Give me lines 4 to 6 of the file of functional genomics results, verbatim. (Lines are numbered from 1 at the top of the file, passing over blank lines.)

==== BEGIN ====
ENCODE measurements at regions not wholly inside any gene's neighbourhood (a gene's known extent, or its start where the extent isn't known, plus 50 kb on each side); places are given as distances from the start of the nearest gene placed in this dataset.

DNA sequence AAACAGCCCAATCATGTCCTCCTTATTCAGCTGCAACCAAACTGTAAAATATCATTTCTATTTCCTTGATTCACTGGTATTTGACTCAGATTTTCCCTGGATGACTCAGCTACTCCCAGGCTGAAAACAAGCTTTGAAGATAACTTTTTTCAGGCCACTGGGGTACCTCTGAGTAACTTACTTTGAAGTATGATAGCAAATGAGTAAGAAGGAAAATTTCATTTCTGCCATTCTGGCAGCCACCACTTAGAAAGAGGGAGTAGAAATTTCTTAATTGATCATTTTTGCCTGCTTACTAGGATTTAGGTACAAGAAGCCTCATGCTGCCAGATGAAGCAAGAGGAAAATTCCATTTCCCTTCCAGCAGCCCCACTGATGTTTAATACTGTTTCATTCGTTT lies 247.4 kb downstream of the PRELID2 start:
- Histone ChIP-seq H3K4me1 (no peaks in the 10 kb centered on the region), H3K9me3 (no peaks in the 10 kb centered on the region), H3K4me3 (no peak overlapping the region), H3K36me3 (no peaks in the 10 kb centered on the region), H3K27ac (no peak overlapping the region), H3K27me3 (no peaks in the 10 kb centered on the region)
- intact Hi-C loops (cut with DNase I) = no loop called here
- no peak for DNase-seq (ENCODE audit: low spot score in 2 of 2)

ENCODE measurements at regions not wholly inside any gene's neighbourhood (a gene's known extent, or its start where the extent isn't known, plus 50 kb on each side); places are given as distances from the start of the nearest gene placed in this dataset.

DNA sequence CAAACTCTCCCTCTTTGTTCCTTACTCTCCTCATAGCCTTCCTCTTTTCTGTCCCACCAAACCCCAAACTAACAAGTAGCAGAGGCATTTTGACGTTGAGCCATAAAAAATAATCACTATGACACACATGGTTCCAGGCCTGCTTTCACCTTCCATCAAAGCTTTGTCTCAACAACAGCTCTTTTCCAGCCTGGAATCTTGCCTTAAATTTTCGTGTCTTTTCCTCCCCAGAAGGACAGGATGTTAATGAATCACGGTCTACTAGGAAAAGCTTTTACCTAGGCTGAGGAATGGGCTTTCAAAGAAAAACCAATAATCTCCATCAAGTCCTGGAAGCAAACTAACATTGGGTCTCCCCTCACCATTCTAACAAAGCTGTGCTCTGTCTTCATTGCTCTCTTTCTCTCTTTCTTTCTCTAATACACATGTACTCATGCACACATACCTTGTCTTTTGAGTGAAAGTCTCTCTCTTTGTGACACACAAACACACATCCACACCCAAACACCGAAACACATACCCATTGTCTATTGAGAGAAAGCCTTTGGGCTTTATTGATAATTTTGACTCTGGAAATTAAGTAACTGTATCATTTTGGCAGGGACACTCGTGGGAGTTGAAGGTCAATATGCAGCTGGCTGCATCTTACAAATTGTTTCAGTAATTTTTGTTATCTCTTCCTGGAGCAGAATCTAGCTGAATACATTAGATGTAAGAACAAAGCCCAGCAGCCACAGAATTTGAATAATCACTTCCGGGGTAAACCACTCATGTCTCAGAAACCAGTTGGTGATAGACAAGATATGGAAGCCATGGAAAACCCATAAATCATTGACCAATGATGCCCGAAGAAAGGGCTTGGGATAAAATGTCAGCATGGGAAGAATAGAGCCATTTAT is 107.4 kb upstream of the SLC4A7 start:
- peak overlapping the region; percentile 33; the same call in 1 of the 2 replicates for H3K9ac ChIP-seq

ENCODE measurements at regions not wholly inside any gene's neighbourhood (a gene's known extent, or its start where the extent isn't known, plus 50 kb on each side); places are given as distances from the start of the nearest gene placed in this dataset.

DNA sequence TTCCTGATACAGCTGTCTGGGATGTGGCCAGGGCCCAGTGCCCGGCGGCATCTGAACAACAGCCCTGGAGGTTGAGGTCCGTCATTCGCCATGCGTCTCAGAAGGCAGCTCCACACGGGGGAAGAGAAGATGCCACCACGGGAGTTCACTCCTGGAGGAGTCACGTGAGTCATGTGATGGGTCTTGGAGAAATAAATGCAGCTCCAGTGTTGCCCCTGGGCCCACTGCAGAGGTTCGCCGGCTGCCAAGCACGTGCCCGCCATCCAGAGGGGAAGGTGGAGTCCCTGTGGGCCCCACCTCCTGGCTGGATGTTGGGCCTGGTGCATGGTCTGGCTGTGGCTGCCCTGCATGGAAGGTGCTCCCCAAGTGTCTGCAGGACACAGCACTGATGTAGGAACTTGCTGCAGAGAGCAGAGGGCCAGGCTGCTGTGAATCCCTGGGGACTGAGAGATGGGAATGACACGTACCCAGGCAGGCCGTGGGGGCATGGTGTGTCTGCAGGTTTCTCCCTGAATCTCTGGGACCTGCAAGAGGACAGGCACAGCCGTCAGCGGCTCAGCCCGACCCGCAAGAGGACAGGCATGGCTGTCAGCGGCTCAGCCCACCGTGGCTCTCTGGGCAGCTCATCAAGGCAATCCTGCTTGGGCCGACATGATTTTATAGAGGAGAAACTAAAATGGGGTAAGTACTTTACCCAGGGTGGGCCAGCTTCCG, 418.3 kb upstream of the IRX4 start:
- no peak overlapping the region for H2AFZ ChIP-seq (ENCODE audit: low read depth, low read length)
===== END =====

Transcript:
- intact Hi-C loops (cut with DNase I) = no loop called here
- no peak for DNase-seq (ENCODE audit: low spot score in 2 of 2)

ENCODE measurements at regions not wholly inside any gene's neighbourhood (a gene's known extent, or its start where the extent isn't known, plus 50 kb on each side); places are given as distances from the start of the nearest gene placed in this dataset.